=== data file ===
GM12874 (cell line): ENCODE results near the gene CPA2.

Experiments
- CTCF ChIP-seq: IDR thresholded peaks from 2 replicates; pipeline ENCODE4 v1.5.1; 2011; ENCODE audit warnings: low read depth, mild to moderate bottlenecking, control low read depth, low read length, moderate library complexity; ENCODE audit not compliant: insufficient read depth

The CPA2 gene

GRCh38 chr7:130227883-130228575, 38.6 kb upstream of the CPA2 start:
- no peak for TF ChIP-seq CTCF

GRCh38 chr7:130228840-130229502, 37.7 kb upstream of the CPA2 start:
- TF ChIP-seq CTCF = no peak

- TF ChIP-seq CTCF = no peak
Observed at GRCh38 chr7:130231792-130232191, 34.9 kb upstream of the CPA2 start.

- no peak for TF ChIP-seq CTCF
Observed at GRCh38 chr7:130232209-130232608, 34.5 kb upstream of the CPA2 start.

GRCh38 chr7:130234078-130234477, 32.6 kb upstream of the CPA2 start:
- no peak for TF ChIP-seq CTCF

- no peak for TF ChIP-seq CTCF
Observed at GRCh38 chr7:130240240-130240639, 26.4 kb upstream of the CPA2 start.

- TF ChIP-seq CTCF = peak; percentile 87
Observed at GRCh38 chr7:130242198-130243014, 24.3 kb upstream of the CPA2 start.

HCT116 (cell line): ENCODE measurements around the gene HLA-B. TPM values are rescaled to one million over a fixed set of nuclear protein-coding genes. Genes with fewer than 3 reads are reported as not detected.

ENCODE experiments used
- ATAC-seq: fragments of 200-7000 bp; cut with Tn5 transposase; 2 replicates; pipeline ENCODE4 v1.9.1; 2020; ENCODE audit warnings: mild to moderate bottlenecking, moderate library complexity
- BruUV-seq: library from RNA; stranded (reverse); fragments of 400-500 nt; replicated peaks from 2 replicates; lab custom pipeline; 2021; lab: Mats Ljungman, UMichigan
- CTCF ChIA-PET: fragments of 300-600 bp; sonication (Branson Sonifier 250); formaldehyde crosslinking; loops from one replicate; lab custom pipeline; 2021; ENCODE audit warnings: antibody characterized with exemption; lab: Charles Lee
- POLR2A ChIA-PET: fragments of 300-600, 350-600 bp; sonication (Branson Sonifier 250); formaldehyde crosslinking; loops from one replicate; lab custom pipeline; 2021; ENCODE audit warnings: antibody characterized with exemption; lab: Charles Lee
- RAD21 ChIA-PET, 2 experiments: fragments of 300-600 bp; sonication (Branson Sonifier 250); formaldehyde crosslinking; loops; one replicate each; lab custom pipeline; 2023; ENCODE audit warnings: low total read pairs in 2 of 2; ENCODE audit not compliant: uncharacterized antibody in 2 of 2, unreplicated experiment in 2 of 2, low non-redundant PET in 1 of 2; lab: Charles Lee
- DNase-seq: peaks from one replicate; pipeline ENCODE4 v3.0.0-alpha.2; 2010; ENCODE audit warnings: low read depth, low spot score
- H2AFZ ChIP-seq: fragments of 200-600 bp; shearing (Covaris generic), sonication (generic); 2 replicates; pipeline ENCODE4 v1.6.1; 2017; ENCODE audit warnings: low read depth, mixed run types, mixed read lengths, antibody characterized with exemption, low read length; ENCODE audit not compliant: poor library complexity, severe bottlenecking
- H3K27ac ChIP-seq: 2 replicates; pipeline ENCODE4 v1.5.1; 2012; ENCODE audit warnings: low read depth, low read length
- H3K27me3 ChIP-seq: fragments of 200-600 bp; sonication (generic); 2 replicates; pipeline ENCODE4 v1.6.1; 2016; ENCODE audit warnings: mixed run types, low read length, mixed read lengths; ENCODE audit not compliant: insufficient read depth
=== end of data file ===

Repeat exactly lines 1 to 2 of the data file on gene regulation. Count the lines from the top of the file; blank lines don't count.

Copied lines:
GM12874 (cell line): ENCODE results near the gene CPA2.

Experiments